• Have you exhausted other traditional avenues of treatment for depression, or are you looking for a complement to other treatments?
  • Have you spoken to your doctor about your desire to receive acupuncture?

If you or a loved one are struggling with depression, contact the Substance Abuse and Mental Health Services Administration (SAMHSA) National Helpline at 1-800-662-4357 for information on support and treatment facilities in your area.

For more mental health resources, see our National Helpline Database.

A Word From Verywell

Acupuncture for depression is an alternative therapy that has received only modest research support. This healing therapy based on ancient Chinese medicine appears to show a small benefit for those with depression. If you are considering receiving this treatment, be sure that you contact a registered professional with proper training.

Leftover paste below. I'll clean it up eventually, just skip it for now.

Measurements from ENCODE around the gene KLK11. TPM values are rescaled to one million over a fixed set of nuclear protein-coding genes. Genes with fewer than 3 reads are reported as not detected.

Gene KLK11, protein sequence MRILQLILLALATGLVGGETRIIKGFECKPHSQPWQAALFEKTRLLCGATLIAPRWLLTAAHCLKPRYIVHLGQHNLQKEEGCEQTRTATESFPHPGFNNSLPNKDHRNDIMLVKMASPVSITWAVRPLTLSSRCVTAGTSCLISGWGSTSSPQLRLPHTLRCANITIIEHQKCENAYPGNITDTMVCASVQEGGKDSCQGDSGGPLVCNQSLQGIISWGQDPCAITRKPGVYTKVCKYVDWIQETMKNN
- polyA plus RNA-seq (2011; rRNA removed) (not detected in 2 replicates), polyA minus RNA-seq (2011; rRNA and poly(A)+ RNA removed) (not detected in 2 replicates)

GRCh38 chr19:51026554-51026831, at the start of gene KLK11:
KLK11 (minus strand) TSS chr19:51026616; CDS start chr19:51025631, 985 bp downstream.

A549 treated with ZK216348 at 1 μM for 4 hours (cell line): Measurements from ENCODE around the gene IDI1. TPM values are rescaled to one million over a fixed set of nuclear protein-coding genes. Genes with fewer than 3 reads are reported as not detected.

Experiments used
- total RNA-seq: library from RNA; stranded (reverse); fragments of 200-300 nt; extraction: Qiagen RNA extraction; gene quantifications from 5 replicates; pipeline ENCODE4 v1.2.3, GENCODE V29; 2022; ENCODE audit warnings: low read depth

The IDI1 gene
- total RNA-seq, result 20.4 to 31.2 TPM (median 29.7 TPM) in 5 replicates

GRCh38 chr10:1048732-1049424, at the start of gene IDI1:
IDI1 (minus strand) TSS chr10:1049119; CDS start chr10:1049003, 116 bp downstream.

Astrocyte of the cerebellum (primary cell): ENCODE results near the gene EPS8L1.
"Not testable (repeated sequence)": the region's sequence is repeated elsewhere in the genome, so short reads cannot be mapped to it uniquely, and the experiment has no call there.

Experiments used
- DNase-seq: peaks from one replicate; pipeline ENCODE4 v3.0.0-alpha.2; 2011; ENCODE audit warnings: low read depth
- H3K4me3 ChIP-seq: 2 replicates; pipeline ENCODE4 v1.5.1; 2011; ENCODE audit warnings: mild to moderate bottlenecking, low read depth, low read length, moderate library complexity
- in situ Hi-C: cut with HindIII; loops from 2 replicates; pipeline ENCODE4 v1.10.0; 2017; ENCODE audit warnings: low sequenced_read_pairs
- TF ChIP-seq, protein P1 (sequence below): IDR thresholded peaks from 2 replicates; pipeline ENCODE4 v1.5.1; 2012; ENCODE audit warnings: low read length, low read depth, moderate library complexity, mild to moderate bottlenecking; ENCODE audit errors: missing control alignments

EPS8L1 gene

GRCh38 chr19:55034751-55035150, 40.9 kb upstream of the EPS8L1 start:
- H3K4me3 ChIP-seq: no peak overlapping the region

2 Sources
Verywell Mind uses only high-quality sources, including peer-reviewed studies, to support the facts within our articles. Read our editorial process to learn more about how we fact-check and keep our content accurate, reliable, and trustworthy.
  1. Smith CA, Armour M, Lee MS, Wang LQ, Hay PJ. Acupuncture for depression. Cochrane Common Mental Disorders Group, ed. Cochrane Database of Systematic Reviews. 2018;2018(3). doi:10.1002/14651858.CD004046.pub4

  2. Lee MJ, Ryu JS, Won SK, et al. Effects of acupuncture on chronic stress-induced depression-like behavior and its central neural mechanismFront Psychol. 2019;10:1353. doi:10.3389/fpsyg.2019.01353

Additional Reading

By Arlin Cuncic
Arlin Cuncic, MA, is the author of "Therapy in Focus: What to Expect from CBT for Social Anxiety Disorder" and "7 Weeks to Reduce Anxiety."